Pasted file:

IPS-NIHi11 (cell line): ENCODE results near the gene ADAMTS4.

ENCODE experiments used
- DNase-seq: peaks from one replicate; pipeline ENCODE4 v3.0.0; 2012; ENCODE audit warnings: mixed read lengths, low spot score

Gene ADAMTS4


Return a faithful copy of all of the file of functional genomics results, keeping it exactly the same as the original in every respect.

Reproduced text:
IPS-NIHi11 (cell line): ENCODE results near the gene ADAMTS4.

ENCODE experiments used
- DNase-seq: peaks from one replicate; pipeline ENCODE4 v3.0.0; 2012; ENCODE audit warnings: mixed read lengths, low spot score

Gene ADAMTS4